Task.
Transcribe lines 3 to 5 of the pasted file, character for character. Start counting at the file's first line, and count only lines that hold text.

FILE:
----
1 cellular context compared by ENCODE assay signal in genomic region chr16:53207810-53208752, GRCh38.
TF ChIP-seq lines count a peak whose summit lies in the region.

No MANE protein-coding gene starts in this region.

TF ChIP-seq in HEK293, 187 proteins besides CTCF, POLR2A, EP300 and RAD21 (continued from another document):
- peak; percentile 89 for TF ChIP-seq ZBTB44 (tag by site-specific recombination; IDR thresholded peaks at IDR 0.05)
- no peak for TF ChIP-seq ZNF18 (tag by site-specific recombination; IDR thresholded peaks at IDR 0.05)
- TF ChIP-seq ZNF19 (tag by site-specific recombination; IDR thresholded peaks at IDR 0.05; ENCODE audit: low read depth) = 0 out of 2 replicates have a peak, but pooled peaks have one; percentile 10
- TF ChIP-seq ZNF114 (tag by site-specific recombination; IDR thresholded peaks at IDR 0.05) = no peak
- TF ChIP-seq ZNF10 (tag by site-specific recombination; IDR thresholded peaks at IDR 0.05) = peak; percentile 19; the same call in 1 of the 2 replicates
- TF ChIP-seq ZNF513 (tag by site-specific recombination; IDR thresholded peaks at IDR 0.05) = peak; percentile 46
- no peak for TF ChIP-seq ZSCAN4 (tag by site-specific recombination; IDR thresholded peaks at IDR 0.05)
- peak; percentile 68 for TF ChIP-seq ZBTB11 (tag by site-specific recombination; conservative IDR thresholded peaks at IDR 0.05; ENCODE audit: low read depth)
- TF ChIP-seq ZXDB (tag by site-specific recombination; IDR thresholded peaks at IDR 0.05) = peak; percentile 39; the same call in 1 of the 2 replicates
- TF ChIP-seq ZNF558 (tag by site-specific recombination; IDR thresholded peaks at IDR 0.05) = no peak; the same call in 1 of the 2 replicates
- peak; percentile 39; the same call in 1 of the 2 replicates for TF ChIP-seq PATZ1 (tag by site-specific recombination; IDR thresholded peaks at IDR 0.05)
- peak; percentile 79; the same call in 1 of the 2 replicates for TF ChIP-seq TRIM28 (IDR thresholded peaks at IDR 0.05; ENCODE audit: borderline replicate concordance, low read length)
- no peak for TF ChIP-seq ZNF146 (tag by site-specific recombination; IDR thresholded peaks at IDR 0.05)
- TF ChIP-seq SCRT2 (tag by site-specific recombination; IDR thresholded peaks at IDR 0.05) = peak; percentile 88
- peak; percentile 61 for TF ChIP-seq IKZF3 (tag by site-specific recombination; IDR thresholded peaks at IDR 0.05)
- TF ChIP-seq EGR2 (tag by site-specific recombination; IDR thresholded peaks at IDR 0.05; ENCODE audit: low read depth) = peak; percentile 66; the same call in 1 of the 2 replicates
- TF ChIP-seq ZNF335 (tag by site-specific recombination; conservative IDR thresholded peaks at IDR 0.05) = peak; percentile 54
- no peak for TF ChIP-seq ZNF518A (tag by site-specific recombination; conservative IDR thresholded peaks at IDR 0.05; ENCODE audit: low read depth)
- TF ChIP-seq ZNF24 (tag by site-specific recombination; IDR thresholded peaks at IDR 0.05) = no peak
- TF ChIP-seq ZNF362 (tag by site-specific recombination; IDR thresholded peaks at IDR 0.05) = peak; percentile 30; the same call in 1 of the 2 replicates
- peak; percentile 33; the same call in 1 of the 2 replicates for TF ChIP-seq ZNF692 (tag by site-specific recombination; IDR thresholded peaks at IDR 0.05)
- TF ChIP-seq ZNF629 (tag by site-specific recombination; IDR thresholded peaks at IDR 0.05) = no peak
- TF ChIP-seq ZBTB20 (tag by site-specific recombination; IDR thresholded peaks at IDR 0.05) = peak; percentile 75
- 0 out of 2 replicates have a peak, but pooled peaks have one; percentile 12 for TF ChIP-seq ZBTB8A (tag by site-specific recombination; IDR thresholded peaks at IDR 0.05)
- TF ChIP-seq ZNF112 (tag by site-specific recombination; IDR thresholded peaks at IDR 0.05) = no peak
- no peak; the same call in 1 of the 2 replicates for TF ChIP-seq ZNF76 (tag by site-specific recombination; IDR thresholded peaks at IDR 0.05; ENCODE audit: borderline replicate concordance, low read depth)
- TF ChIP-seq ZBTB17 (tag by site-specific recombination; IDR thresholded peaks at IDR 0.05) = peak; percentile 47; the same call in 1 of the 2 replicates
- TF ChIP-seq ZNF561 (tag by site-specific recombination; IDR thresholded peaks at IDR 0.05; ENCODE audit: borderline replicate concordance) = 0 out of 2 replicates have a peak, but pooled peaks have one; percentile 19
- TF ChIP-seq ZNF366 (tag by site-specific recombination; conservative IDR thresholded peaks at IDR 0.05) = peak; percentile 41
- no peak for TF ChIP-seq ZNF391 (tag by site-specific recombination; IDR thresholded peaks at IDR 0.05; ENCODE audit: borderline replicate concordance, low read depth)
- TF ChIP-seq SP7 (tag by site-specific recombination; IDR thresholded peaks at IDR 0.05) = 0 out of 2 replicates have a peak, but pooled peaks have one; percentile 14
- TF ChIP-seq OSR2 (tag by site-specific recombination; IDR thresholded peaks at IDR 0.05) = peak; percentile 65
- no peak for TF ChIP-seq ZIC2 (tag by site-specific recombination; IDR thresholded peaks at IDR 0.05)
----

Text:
No MANE protein-coding gene starts in this region.

TF ChIP-seq in HEK293, 187 proteins besides CTCF, POLR2A, EP300 and RAD21 (continued from another document):
- peak; percentile 89 for TF ChIP-seq ZBTB44 (tag by site-specific recombination; IDR thresholded peaks at IDR 0.05)